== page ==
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23.02.2021

IT Security Act 2.0 in the German Bundestag - what's new?

Broader scope of the BSIG, regulation of “critical” components and the IT security mark. The main innovations of the IT Security Act 2.0 at a glance.

In January 2021, the German government submitted its draft for the ‘Second Act to increase the security of Information Technology Systems’ (IT Security Act 2.0) to the German Bundestag for consultation. Following fierce criticism of the draft bill from May 2020 from the business community and the political discussion about the development of the 5G infrastructure in Germany, the draft law has been amended again. It can currently be assumed that the Bundestag will in the near future pass the IT Security Act 2.0 in the version submitted. The statement of the Bundesrat has been available since February 12, 2021.

In addition to around 1,500 new posts in various ministries of the federal administration, the draft Act primarily provides for amendments to the BSIG. In particular, the category of companies in the special public interest establishes additional addressees of the BSIG. Furthermore, the BSIG will also regulate the use of critical components in the future and give the BSI the option of prohibiting the use of critical core components from untrusted manufacturers. Also new is the voluntary IT security mark.

We briefly summarize what you need to know for these three keywords below:

Companies in special public interest

In addition to the “critical infrastructures” and “digital services” that are already regulated, “companies in the special public interest” will also be directly obligated by the BSIG in the future. Companies in the special public interest are:

  1. Companies that manufacture or develop goods within the meaning of Section 60 (1) No. 1, 3 AWV;
  2. Companies that are among the largest companies in Germany in terms of their domestic value and therefore are of considerable economic importance. The relevant key figures will be specified separately by the BSI by statutory order; and
  3. Companies that are operators of an operating right of the upper class of the Major Accidents Ordinance or equivalent to them.

Companies as defined in numbers 1 and 2 must register with the BSI, designate an office that can be reached by the BSI, and submit a self-declaration on IT security to the BSI every two years. For companies as defined by number 3, this is optional in each case.

In addition, companies in the special public interest must report significant disruptions to their systems, components, and processes with an impact on their value creation to the BSI.

Critical components

Another new aspect is the regulation of critical components by the amended BSIG, which has been publicly discussed especially in the context of the 5G infrastructure.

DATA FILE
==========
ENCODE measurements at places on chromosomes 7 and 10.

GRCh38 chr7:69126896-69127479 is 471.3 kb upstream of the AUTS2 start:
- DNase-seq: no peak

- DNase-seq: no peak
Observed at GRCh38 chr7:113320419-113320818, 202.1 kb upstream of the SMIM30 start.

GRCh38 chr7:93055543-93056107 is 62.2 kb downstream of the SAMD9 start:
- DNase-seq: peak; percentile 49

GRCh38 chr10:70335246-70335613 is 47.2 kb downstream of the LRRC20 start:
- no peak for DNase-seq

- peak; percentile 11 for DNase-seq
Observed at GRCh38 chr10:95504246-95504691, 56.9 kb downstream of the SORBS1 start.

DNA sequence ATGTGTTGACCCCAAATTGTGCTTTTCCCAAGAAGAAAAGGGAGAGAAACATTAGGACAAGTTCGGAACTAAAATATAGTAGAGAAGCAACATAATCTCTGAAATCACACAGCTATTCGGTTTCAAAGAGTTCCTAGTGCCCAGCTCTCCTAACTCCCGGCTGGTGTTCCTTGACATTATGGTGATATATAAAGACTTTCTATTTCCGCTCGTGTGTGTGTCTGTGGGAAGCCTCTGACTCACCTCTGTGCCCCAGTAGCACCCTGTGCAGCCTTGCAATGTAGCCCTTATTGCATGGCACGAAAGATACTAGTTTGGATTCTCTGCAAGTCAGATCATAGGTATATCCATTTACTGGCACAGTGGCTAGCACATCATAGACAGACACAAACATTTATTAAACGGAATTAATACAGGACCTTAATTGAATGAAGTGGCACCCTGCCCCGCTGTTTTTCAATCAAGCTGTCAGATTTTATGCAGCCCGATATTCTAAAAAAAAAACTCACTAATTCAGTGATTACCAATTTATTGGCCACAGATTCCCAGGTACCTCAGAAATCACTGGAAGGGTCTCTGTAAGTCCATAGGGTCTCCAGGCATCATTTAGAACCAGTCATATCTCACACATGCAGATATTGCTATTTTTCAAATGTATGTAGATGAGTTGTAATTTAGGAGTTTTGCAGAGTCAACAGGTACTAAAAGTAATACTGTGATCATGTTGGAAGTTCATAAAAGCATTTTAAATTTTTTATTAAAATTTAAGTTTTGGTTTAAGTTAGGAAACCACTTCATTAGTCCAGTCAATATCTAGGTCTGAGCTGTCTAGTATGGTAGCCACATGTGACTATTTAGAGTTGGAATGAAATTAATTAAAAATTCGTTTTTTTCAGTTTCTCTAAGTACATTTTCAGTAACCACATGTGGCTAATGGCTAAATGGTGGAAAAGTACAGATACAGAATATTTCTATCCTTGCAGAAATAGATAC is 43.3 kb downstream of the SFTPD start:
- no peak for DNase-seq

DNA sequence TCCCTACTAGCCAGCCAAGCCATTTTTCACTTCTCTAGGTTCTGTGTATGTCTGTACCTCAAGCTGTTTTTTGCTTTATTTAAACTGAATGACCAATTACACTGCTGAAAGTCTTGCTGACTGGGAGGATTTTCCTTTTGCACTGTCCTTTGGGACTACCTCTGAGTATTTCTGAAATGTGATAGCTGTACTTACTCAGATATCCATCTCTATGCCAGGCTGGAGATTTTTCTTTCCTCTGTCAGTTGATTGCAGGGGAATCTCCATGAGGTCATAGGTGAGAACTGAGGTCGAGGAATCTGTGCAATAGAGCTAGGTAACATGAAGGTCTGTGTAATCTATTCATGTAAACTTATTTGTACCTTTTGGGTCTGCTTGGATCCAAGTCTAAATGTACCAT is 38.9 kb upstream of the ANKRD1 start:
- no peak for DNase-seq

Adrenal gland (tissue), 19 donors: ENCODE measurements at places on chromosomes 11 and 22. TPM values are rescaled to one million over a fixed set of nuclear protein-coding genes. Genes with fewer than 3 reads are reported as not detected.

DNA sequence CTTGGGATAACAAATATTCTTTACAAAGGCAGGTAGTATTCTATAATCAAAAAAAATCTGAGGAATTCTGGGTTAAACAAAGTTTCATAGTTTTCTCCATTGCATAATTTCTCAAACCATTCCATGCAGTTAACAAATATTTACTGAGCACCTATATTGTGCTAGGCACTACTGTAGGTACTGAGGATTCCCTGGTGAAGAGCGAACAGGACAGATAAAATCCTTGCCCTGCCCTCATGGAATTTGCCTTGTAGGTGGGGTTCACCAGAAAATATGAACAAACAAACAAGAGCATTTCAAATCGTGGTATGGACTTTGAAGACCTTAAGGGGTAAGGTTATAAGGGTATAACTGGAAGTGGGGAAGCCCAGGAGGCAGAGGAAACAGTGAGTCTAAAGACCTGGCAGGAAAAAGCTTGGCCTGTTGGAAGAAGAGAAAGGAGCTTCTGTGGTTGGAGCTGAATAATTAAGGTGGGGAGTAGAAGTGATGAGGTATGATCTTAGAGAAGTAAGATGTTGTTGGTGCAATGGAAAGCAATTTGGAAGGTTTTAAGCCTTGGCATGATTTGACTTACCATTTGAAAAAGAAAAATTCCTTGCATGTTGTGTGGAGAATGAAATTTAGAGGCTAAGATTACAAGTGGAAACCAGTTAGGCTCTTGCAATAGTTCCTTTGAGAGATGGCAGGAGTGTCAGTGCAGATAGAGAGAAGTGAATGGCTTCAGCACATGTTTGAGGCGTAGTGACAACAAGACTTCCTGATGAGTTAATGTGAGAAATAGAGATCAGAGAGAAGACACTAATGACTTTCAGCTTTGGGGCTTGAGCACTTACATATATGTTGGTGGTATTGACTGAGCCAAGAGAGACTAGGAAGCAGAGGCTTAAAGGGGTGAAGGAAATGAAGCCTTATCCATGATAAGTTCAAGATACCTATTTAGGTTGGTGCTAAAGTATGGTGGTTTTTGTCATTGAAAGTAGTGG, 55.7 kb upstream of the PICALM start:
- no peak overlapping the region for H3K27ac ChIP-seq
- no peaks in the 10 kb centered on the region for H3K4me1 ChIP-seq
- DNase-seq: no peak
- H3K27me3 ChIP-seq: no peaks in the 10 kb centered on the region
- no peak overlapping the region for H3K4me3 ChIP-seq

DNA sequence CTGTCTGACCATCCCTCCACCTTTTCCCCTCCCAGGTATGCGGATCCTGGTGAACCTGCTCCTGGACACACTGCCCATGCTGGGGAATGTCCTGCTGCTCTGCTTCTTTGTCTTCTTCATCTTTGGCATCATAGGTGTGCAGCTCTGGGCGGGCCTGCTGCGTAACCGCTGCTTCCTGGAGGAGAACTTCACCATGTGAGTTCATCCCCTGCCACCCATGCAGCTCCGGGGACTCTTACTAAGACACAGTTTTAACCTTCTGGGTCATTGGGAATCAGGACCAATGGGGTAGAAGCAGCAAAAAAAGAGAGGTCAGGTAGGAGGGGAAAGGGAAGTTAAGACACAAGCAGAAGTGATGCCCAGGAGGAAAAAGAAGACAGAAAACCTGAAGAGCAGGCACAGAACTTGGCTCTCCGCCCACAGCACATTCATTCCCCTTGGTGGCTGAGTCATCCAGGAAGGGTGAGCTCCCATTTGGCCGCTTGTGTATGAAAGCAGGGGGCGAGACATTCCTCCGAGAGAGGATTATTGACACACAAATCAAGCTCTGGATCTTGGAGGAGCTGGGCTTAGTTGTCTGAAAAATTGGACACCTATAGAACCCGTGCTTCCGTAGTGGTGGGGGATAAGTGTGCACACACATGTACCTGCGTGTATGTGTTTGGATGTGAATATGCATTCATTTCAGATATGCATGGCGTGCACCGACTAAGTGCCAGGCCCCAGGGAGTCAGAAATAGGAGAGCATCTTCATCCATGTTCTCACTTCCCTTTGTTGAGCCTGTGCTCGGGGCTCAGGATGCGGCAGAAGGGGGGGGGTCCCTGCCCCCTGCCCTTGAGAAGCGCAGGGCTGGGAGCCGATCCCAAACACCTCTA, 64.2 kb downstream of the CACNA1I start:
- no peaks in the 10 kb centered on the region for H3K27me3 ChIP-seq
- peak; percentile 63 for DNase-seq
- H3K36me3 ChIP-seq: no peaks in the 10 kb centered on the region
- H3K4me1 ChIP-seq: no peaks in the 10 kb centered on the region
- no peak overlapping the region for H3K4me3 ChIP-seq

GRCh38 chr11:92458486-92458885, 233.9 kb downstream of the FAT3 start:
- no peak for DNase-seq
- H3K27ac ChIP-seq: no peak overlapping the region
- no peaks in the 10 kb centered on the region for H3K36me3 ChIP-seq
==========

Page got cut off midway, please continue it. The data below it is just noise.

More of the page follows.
The term “critical components” describes - in highly abbreviated form - software and hardware that is used for core functions of a critical infrastructure (CRITIS) and which has either been designated as a critical component by law or implements a function designated as critical by law.

The regulation of critical components thus primarily affects CRITIS operators. In the future, critical components may only be used if the manufacturer of the component has issued a warranty declaration to the CRITIS operator. This must also state whether and how the manufacturer sufficiently ensures that the critical components do not have any technical properties that could improperly affect the security, integrity, availability or functionality of the CRITIS. The BMI specifies the requirements for the warranty statement separately.

In addition, the BSI will in future have the authority to prohibit the use of critical components and, in individual cases, even the operation of the critical infrastructure itself if the manufacturer of the components has proven to be untrustworthy. Indirectly, the regulation of critical components thus also has a substantial impact on manufacturers of critical components.

IT security mark

To improve consumer information on IT product security, the IT Security Act 2.0 introduces a uniform IT security mark for product categories to be defined separately by the BSI.

Manufacturers or suppliers of products in these categories can apply to the BSI for approval to use the IT security mark. If the BSI grants the requested approval, the manufacturer can use the mark for the product by affixing the IT security mark to the product or publishing it electronically.

The label consists of an assurance from the manufacturer that the product meets certain IT security requirements (manufacturer's declaration) and information from the BSI about security-relevant IT properties of the product (security information). The label of the IT security mark refers to a website where the manufacturer's declaration and security information for the product can be accessed.

The IT security mark is voluntary. The IT security mark is not a prerequisite for the sale of products in Germany, nor does the IT Security Act 2.0 expressly provide for a legal effect of the IT security mark vis-à-vis consumers. Indirectly, the mark may nevertheless be binding, for example as part of the contractually owed quality of the product.

Authors

Daniel Meßmer

Dr. Daniel Meßmer

Counsel

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